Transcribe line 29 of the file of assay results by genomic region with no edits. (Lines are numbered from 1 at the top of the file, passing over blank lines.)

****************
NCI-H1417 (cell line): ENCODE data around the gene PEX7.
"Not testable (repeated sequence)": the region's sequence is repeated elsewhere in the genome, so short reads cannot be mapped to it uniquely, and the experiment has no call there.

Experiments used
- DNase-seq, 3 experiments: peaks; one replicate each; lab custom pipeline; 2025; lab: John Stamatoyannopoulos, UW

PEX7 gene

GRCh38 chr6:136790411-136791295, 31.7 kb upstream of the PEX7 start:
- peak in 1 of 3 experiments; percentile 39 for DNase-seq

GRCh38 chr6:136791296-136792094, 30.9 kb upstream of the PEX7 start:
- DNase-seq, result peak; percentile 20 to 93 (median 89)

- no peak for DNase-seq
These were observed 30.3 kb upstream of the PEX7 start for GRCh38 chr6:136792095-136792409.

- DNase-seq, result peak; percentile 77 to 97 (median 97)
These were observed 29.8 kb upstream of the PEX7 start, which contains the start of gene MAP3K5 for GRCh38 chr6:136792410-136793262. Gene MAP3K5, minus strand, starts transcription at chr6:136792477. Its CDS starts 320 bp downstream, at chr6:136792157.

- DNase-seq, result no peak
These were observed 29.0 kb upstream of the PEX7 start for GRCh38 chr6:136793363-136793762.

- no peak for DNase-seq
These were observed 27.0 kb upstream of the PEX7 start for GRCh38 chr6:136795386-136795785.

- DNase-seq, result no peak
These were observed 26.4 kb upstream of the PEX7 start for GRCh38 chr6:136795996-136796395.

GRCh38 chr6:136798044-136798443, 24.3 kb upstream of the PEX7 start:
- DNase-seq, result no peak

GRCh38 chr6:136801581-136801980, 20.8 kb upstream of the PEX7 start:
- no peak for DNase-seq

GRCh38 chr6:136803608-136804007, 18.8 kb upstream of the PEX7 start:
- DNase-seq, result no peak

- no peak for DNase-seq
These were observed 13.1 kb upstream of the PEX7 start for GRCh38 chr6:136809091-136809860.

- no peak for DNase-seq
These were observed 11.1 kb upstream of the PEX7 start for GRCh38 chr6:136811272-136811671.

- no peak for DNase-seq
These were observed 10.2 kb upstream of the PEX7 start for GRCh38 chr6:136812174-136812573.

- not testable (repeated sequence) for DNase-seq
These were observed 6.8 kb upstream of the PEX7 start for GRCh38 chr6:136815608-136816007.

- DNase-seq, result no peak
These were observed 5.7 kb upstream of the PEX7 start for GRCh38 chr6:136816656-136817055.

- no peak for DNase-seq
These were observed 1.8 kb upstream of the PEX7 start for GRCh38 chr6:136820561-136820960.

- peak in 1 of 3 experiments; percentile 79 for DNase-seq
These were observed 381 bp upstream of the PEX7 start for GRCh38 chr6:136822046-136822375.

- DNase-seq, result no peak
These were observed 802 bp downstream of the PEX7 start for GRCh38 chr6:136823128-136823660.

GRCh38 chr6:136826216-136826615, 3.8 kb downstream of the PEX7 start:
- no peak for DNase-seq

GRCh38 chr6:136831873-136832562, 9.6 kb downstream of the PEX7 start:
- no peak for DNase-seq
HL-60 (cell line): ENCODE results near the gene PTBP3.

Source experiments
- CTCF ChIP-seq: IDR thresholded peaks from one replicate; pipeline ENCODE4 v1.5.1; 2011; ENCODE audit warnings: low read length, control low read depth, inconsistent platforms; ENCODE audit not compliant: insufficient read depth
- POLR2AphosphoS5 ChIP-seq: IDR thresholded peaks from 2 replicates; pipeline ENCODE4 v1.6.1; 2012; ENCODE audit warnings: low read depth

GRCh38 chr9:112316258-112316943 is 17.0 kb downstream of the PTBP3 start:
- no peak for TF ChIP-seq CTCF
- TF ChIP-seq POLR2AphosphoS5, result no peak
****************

These were observed 11.1 kb upstream of the PEX7 start for GRCh38 chr6:136811272-136811671.